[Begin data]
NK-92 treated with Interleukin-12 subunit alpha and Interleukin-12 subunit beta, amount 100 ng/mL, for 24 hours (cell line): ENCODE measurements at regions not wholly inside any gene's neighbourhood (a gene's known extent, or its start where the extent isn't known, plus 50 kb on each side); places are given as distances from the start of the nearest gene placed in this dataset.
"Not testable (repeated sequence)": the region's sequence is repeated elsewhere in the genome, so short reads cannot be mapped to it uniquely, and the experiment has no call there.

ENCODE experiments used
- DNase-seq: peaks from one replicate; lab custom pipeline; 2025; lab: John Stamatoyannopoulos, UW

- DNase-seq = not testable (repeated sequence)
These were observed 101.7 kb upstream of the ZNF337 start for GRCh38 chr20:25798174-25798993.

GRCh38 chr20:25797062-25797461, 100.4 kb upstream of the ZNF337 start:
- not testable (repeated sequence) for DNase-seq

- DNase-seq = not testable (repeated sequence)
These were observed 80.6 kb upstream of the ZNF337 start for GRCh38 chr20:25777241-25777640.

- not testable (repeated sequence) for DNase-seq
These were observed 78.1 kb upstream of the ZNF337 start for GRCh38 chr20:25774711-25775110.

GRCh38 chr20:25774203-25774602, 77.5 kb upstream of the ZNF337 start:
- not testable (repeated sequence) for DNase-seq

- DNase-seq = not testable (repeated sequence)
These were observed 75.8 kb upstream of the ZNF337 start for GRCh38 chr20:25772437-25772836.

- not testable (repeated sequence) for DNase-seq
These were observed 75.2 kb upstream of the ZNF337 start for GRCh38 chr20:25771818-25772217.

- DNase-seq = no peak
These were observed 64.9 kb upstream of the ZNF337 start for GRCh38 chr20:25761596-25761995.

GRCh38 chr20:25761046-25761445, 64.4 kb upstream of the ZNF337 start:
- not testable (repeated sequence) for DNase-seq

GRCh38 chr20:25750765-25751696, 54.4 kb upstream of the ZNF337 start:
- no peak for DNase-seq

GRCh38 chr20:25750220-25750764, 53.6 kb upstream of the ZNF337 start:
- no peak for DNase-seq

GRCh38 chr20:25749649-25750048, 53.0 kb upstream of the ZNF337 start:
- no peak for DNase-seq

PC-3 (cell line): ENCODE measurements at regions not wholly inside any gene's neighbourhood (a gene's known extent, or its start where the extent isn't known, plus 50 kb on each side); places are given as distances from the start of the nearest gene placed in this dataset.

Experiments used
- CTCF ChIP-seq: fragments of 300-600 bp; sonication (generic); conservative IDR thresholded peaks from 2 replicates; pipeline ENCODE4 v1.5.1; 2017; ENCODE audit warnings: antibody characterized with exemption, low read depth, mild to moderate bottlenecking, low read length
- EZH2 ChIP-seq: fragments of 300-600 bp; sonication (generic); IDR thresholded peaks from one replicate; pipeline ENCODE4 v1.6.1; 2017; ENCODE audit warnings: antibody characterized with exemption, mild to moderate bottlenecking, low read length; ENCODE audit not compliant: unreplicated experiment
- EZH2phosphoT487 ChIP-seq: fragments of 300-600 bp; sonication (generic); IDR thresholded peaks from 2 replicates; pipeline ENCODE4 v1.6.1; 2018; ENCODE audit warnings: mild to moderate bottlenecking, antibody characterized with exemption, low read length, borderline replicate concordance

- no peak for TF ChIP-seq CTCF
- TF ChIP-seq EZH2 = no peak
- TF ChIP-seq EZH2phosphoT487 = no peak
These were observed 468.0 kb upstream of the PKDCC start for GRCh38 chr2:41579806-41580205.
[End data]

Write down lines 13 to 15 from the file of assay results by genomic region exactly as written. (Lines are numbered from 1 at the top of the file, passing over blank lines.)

GRCh38 chr20:25774203-25774602, 77.5 kb upstream of the ZNF337 start:
- not testable (repeated sequence) for DNase-seq

- DNase-seq = not testable (repeated sequence)